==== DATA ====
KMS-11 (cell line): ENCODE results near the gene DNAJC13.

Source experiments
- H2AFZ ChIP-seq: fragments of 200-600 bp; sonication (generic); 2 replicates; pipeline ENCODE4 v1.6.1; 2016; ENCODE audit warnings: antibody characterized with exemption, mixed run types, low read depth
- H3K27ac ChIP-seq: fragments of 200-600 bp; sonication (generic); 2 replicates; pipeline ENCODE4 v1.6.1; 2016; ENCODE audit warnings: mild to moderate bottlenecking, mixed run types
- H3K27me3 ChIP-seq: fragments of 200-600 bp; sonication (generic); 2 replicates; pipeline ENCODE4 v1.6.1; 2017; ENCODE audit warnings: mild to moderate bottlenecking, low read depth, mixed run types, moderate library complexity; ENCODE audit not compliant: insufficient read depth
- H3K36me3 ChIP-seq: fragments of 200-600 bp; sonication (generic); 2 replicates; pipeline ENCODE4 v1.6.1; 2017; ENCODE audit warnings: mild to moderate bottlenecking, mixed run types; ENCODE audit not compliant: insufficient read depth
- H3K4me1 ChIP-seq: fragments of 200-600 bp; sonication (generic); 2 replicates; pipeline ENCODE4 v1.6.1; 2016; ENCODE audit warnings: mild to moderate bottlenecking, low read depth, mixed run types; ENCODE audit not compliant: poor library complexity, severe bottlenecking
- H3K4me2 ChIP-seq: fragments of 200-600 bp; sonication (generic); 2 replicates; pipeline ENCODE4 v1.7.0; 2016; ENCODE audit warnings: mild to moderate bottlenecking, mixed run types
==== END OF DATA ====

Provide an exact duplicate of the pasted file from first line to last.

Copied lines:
KMS-11 (cell line): ENCODE results near the gene DNAJC13.

Source experiments
- H2AFZ ChIP-seq: fragments of 200-600 bp; sonication (generic); 2 replicates; pipeline ENCODE4 v1.6.1; 2016; ENCODE audit warnings: antibody characterized with exemption, mixed run types, low read depth
- H3K27ac ChIP-seq: fragments of 200-600 bp; sonication (generic); 2 replicates; pipeline ENCODE4 v1.6.1; 2016; ENCODE audit warnings: mild to moderate bottlenecking, mixed run types
- H3K27me3 ChIP-seq: fragments of 200-600 bp; sonication (generic); 2 replicates; pipeline ENCODE4 v1.6.1; 2017; ENCODE audit warnings: mild to moderate bottlenecking, low read depth, mixed run types, moderate library complexity; ENCODE audit not compliant: insufficient read depth
- H3K36me3 ChIP-seq: fragments of 200-600 bp; sonication (generic); 2 replicates; pipeline ENCODE4 v1.6.1; 2017; ENCODE audit warnings: mild to moderate bottlenecking, mixed run types; ENCODE audit not compliant: insufficient read depth
- H3K4me1 ChIP-seq: fragments of 200-600 bp; sonication (generic); 2 replicates; pipeline ENCODE4 v1.6.1; 2016; ENCODE audit warnings: mild to moderate bottlenecking, low read depth, mixed run types; ENCODE audit not compliant: poor library complexity, severe bottlenecking
- H3K4me2 ChIP-seq: fragments of 200-600 bp; sonication (generic); 2 replicates; pipeline ENCODE4 v1.7.0; 2016; ENCODE audit warnings: mild to moderate bottlenecking, mixed run types